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Enter York.
How now, my Lord? what, all a-foot ?

York. The deadly-handed Clifford slew my steed;
But match to match I have encountred him,
And made a prey for carrion kites and crows
Ev'n of the bonny beast he lov'd so well.

Enter Clifford. War. Of one or both of us the time is come. York. Hold, Warwick, seek thee out some other

chace, For I myself must hunt this deer to death.

War. Then nobly, York; 'tis for a crown thou As I intend, Clifford, to thrive to-day, [fight'st. It grieves my soul to leave thee unaffail'd.

[Exit Warwick. Clif. What seest thou in me, York? why dost

thou pause ? York. With thy brave bearing should I be in love, But that thou art so fast mine enemy. Clif. Nor should thy prowess want praise and

esteein, But that 'tis shown ignobly, and in treason.

York. So let it help me now against thy sword, As I in justice and true right express it.

Clif. My soul and body on the action both ! York. A dreadful lay. Addrefs thee instantly.

[Fight. Clif. La fin courrone des auvres. [Bies. York. Thus war hath giv'n thee peace, for thou

art still ; Peace with his soul, Heav'n, if it be thy will! [Exit.

Enter young Clifford. 7. Clif. Shame and confusion! all is on the rout; Fear frames disorder; and disorder wounds, Where it should guard. O war! thou son of hell, Whom angry Heav'ns do make their minister, Throw in the frozen bofoms of our part Hot coals of vengeance. Let no soldier fly, He that is truly dedicate to war,

Hath no self-love ; for he that loves himself
Hathi wot ellentially, but by circumstance,
The name of valour.- let the vile world end,

[Seeing his dead father.
And the premised flames of the last day
Knit earth and heav'ı together:
Now let the general trumpet blow his blast,
Particularities and petty sounds
To ceale! Waft thou ordained, o dear father,
To lose thy youth in peace, and to atchieve
The silver livery of advised age ;
And in thy reverence, and thy chair-days, thus
To die in raffian battle ? Even at this fight
My heart is turn'd to Ytone ; and while "ris mine,
It shall be stony. York pot our old men spares;
No more will I their babes; tears virginal
Shall be to me even as the dew to fire,
And beauty, that the tyrant oft reclaims,
Shall to my flaming wrath be oil and flax.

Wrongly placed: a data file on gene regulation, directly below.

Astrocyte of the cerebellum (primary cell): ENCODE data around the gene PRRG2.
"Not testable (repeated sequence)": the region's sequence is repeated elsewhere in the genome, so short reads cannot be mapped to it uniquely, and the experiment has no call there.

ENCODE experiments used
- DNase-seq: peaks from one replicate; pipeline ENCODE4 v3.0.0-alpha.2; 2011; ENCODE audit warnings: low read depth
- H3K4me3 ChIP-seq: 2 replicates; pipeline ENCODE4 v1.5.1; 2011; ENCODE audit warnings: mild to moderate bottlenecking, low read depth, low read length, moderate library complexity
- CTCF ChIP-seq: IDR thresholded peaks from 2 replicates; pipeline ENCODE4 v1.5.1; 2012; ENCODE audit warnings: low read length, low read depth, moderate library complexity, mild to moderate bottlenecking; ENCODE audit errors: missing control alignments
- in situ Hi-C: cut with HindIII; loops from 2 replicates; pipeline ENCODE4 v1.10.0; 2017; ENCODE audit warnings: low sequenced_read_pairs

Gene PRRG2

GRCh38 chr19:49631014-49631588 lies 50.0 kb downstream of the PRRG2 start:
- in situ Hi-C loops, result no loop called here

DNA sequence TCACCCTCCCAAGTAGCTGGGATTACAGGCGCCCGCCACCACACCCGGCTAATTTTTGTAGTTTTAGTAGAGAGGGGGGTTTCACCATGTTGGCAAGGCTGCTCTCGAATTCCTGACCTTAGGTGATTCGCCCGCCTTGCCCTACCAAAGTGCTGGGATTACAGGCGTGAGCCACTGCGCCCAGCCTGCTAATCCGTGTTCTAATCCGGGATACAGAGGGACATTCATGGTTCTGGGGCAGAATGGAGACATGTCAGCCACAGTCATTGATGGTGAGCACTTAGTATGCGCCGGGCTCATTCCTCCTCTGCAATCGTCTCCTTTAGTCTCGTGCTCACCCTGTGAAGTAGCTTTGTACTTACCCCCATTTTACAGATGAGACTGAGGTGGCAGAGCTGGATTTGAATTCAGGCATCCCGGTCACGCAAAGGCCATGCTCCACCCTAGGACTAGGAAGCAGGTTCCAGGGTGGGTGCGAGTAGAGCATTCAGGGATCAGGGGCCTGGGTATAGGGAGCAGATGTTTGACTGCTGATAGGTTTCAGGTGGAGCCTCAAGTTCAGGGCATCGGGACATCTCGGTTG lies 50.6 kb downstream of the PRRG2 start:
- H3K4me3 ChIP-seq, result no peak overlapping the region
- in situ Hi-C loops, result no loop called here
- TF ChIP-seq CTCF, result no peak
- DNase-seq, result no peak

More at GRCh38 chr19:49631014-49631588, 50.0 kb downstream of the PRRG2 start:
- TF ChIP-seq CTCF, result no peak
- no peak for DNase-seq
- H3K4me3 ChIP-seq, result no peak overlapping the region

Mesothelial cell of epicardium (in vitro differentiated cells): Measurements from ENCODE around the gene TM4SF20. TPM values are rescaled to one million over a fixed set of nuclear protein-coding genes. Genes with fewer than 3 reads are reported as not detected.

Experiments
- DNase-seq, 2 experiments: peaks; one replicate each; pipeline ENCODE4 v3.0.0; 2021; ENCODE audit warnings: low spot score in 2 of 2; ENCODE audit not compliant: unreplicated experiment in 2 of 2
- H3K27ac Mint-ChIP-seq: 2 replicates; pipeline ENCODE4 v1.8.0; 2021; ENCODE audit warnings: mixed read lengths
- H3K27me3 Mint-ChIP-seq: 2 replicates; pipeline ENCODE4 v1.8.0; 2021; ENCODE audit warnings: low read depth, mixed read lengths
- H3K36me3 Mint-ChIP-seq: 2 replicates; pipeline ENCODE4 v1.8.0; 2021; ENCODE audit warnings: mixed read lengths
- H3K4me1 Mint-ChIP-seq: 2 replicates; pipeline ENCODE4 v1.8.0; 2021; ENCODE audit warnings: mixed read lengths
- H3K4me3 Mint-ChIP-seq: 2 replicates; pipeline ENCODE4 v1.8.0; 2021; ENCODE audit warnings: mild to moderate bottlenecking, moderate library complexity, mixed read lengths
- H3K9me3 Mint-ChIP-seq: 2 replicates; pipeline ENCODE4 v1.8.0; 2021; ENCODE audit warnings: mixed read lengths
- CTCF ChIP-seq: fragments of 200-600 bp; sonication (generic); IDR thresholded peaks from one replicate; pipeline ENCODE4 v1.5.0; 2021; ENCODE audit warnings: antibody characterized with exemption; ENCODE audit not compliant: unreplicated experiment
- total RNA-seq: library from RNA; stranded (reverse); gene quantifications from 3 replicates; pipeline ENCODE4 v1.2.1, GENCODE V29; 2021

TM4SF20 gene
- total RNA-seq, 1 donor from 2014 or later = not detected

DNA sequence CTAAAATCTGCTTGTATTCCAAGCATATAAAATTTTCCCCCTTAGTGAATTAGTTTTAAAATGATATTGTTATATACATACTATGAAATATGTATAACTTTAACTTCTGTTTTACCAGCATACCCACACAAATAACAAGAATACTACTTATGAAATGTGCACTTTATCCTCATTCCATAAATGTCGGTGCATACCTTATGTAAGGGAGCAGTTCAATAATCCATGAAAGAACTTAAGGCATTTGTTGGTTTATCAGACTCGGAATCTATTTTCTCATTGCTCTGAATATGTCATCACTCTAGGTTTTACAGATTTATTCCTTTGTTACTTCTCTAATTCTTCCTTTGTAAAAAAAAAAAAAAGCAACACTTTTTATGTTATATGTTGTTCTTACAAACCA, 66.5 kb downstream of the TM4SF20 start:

Henceforth I will not have to do with pity.
Meet I an infant of the house of York,
Into as inany gobbits will I cut it,
As wild Medea young Abfyrtus did.
In cruelty will I seek out my fame.
Come, thou new ruin of old Clifford's house :
As did Æneas old Anchises bear,
So I bear three upon my manly shoulders;
But then Æneas bare a living load,
Nothing so heavy as these woes of mine.

[Exit bearing off his father. Enter Richard Plantagenet and Somerset, to fight.

R. Plan. So, ly thou there.. [Somerset is killedo For underneaih an ale-house' paltry sign, The castle in St Albans, Somerset Hath made the wizard * famous in his death. Sword, hold thy temper; heart, be wrathful still :

• The death of Somerset here accomplishes that equivocal prediction given by Jordan the witch, concerning this Duke, which we met with.at the close of the frit

act of this play:

Priests pray for enemies, but princes kill.

[Exit Richard Plantagenet. SC E'N E VI. Fight. Excursions. Enter King Henry, Queeri

' Margaret, and others. l. Mar. Away, my Lord, you are flow; for

fliame, away. K. Henry. Can we out-run the heav'ns ? Good

Marg'ret, stay.
l. Mar. What are you made of? you'll not fight,

nor fly.
Now is it manhood, wisdom and defence,
To give the enemy way, and to secure us
By what we can, which can no more but Ay.

[Alarm afar off.
If you be ta’en, we then shall see the bottom
Of all our fortunes; but if we haply 'scape,
As well we may, if not through your neglect,
We shall to London get, where you are lov’d,
And where this breach, now in our fortunes made,
May readily be stop'd.

'Enter Clifford. Clif. But that my heart's on future mischief set, I would speak blasphemy, ere bid you fly, But fly you must; incurable discomfit Reigns in the hearts of all our present parts. Away, for your relief; and we will live To see their day, and them our fortune give. Away, my Lord, away!

[Exeunt. Alarm. Retreat. Enter York, Richard Plantagenet, Warwick, and Soldiers, with druni and colours. York. Of Salisbury, who can report of him?

Let him shun casiles;
Safer shall he be upon the sandy plains,

Than where castles, mounted, stand. e. the representation of a castle, mounted for a sigr.

Theobalde

That winter lion, who in rage forgets
Aged contusions and all brush of time;
And, like a gallant in the brow of youth,
Repairs him with occasion. This happy day
Is not itself, nor have we won one foot,
If Salisbury be loft.

R. Plan. My noble father,
Three times to-day I holp him to his horse,
Three times bestrid him; thrice I led him off,
Persuaded him from any further act :
But still where danger was, still there I met him;
And, like rich hangings in a homely house,
So was his will in his old feeble body.
But noble as he is, look where he comes.

Enter Salisbury. Sal. Now by my sword, well last thou. fought

to-day ;
By th’mass, so did we all. I thank you, Richard.
God knows how long it is I have to live,
And it hath pleas'd him, that three times to day
You have defended me from imminent death.
-Well, Lords, we have not got that which we haves
'Tis not enough our foes are this time Aed,
Being opposites of such repairing nature.

York I know our safety is to follow them;
For, as I hear, the King is fied to London,
To call a present court of Parliament.
Let us puriue him ere the writs go.forth.
What says Lord Warwick, fhall we after them?

War. After them ! nay, before them if we can.
Now, by my hand, Lords, 'twas a glorious day !
St Alban's battle, von by famous York,
Shall be eterniz'd in all age to come.
Sound drum and trumpets, and to London all,
And more such days as these to us befail! (Exeunte

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